“Yes, we’ll be glad to!” I said. We grandparents are happy to have Grands to ourselves. So Son and Daughter-in-Law planned a one-night, mini vacation. The main concern for Husband and me was we don’t know our Grands’, ages 1, 3, and 5, routines and likes and dislikes since Son’s family lives 1,000 miles away and we don’t see them as often as we wish.

Thankfully, their mother wrote good notes. Snacks: apples cut in slices. (Peeled for Dean. Unpeeled for Neil.) Strawberries and white cheese sticks. (Whole for Dean and Neil. Small pieces for Anne.) Details for meals, rest and bedtime routines, phone numbers, even a letter giving Husband and me authorization for medical care. Our Grands’ parents thought of everything. Well, almost.

The only mention of Baxter, their ten-year-old, ninety-pound boxer, was about his food. About 5:30 p.m. – 1½ scoops. Morning – 2 scoops. Baxter knows Husband and me well. Before the Grands were born, he was first to welcome us. Baxter still hangs his head over our laps when we sit down, and he brings us his raggedy Oscar the Grouch stuffed toy to throw. We know when he stands by an outside door he needs a potty break and where he sleeps.

Baxter is a well behaved, loving dog and practically cares for himself, but that night he didn’t understand the plan. So we’d be close to our Grands during the night, their parents insisted we sleep in their bed. At bedtime, I awoke Baxter from his nap on his blanket in the den. He stumbled, half-asleep, out the backdoor and drank water after he came inside. Husband called for him to follow us upstairs to our one-night bedroom and his every-night room. He turned his head from side-to-side before slowly going up the steps.

“Get on your bed, Baxter,” Husband said. I closed the bedroom door. Baxter stood next to his bed on the floor and then walked around the bedroom. “Maybe he can sleep in his crate tonight,” I suggested. He refused to go into his crate in another room and followed Husband back to the bedroom. “Let’s get in bed and maybe he’ll get on his bed,” I said. Baxter stared at Husband and me as if to say, “You shouldn’t be here.” We didn’t leave and finally Baxter lay down.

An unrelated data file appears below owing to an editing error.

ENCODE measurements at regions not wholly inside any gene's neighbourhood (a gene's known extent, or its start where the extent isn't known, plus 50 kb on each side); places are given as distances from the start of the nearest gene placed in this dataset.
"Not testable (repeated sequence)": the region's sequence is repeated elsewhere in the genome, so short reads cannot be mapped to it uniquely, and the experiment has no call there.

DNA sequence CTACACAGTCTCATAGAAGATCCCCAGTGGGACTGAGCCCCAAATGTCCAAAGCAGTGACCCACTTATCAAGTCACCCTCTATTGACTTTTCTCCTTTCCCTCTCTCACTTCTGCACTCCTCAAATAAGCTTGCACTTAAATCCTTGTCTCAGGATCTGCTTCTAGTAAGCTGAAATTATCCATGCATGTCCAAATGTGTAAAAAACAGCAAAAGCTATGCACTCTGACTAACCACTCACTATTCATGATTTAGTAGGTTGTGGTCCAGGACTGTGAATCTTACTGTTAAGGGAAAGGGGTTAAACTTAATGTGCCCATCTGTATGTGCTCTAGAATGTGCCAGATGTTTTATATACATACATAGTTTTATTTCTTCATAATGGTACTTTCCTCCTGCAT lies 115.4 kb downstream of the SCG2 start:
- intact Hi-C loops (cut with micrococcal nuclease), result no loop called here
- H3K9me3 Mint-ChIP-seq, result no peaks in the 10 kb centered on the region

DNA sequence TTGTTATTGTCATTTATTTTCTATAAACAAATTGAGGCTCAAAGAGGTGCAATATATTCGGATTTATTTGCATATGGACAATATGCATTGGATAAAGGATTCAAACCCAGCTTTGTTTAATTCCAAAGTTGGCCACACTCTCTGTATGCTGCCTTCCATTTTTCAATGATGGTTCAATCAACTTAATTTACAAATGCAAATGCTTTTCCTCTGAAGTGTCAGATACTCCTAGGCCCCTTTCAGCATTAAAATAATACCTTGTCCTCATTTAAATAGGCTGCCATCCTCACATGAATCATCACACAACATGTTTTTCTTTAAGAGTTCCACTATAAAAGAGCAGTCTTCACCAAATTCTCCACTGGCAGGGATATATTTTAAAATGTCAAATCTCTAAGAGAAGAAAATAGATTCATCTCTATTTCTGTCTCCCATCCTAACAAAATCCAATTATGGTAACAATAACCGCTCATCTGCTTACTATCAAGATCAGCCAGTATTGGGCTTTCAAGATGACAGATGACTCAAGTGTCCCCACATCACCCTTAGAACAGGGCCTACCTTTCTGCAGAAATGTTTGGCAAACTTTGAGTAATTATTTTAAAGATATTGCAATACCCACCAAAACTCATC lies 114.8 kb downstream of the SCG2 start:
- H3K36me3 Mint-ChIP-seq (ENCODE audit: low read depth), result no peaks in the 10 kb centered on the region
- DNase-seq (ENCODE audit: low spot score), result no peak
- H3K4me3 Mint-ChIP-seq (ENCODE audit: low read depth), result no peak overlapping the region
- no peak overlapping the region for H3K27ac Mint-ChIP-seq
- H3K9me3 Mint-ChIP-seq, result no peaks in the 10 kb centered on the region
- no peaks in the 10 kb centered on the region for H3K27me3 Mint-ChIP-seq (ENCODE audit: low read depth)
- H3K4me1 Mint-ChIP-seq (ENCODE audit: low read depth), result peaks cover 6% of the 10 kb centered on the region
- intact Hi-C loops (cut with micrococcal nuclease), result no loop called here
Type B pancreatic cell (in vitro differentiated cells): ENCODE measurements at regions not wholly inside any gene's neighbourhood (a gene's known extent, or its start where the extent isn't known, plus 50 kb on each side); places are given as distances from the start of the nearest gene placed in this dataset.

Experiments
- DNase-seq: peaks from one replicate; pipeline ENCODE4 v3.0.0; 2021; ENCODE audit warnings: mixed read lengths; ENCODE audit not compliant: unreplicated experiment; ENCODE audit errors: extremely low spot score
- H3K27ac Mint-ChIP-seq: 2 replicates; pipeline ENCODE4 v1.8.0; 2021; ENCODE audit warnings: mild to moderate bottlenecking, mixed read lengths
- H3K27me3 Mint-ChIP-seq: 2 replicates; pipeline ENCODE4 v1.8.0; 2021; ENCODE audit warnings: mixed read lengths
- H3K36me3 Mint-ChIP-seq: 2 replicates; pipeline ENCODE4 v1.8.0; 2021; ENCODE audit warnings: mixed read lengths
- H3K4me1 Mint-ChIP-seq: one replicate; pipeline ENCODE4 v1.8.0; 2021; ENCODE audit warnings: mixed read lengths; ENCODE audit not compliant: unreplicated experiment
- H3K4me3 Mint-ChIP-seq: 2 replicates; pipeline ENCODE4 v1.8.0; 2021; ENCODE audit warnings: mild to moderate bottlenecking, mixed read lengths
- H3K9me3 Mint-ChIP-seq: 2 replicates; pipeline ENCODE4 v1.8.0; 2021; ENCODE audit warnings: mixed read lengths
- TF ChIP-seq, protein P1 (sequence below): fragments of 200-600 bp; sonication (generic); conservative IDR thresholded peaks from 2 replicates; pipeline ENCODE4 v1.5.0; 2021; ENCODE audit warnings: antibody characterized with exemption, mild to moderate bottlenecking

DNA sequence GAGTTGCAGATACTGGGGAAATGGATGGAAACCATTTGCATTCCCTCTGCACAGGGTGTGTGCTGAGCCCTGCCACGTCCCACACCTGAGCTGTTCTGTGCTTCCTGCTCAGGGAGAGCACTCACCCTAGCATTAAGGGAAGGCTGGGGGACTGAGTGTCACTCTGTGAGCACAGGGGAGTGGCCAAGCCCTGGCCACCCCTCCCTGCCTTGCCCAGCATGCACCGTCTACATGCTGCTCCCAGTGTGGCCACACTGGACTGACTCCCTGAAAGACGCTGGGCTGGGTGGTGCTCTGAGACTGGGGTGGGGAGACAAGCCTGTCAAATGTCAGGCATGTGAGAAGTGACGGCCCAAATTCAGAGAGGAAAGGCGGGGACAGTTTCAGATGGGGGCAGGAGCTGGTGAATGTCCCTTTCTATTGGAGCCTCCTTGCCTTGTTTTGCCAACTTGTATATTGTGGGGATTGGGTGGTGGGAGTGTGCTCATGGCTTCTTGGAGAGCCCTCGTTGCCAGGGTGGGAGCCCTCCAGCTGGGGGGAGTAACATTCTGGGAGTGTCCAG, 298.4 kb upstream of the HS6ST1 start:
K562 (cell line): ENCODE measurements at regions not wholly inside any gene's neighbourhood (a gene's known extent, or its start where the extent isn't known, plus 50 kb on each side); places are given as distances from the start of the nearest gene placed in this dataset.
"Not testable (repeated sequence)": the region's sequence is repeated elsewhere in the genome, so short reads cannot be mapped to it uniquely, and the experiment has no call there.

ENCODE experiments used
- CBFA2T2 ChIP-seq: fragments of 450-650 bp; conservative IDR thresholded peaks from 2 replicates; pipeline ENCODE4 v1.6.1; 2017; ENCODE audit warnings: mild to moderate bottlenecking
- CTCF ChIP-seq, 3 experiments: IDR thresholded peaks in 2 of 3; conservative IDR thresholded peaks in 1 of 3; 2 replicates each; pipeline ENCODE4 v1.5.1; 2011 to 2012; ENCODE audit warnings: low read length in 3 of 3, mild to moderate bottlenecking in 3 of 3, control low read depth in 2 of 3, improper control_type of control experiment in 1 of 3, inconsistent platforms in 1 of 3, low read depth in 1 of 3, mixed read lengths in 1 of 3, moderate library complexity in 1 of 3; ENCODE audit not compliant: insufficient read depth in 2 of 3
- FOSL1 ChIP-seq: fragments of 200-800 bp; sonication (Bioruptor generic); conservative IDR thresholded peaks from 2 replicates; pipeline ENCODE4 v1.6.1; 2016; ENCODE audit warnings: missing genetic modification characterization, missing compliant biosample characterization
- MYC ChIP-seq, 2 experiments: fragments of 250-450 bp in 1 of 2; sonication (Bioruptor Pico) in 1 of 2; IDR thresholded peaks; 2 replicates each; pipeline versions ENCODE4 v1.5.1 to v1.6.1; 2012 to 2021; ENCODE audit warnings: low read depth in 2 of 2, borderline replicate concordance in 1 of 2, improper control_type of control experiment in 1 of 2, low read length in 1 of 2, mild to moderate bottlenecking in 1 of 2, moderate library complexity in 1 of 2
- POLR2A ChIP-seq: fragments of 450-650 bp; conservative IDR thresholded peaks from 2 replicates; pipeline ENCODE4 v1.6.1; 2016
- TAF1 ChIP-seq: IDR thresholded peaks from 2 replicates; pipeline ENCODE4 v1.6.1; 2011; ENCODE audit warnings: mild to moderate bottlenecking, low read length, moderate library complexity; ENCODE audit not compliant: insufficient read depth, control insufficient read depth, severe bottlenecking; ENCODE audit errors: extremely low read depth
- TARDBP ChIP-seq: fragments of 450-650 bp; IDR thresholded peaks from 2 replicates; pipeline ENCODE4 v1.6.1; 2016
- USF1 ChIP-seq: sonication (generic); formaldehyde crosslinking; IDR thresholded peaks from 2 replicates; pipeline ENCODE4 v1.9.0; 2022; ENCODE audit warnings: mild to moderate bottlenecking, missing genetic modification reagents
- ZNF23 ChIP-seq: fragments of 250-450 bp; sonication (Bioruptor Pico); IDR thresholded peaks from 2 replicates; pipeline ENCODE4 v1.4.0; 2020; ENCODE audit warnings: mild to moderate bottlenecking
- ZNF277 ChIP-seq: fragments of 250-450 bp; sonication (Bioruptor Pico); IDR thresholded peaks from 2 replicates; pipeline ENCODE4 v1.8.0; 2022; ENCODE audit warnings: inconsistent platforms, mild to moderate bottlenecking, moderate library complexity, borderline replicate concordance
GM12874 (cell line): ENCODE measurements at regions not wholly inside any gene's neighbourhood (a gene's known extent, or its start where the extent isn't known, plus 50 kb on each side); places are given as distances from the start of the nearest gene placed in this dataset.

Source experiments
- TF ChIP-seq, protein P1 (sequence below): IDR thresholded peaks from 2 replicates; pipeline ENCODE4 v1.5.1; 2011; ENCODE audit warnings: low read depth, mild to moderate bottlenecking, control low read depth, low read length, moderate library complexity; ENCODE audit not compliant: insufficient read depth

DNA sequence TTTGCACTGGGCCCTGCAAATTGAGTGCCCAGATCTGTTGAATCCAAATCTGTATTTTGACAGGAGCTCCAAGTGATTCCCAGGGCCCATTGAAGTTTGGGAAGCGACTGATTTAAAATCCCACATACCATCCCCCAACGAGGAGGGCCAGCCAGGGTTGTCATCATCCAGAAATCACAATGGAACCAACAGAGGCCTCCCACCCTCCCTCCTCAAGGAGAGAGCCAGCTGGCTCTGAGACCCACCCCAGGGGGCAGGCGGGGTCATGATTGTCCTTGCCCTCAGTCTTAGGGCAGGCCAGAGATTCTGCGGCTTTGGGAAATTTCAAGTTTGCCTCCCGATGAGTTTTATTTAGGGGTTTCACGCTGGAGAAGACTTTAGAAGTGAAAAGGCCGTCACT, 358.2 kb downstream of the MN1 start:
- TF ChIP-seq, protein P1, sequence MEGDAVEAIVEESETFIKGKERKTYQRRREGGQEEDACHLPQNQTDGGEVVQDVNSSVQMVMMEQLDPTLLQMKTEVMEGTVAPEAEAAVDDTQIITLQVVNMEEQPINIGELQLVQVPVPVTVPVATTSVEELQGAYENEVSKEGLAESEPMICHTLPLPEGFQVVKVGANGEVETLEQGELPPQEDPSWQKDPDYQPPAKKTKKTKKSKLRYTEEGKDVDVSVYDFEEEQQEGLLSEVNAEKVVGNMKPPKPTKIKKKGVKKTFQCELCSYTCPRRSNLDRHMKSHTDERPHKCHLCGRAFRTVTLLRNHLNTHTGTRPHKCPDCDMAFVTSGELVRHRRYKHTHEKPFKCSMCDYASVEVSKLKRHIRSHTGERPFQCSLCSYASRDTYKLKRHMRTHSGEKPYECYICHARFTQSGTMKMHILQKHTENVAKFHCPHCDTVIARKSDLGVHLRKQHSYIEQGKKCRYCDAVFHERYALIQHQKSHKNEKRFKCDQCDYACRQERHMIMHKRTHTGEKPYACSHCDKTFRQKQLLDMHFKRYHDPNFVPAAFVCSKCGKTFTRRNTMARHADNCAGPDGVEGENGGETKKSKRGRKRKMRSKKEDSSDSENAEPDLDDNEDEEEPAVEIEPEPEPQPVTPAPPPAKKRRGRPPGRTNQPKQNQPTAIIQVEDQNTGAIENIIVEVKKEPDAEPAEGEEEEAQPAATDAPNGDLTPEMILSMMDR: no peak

Whew, everyone in bed. I prayed that all slept through the night. And everyone did, except Husband and me. Baxter’s snoring and scratching and thumping against the wall were sounds we weren’t use to.

When our Grands’ parents came home, Husband and I reported that we had fun and all went well. Just as planned. The children ate well, played happily, sat in our laps for bedtime reading, brushed their teeth, and went to bed just a little later than their normal time. And I rocked one-year-old Anne longer than usual at bedtime. Everyone ate a good breakfast: fruit and yogurt.

Later, I told Son that Baxter didn’t go to bed as expected and woke us during the night. “Oh, yeah,” Son said, “We don’t always keep him in our bedroom with the door closed anymore. He makes a lot of noise. Maybe we should’ve told you it’s fine for Baxter to sleep on his bed in the den.”

Yes, maybe. But Baxter’s nighttime noises were my excuse for an afternoon nap. Why else would I have been so tired?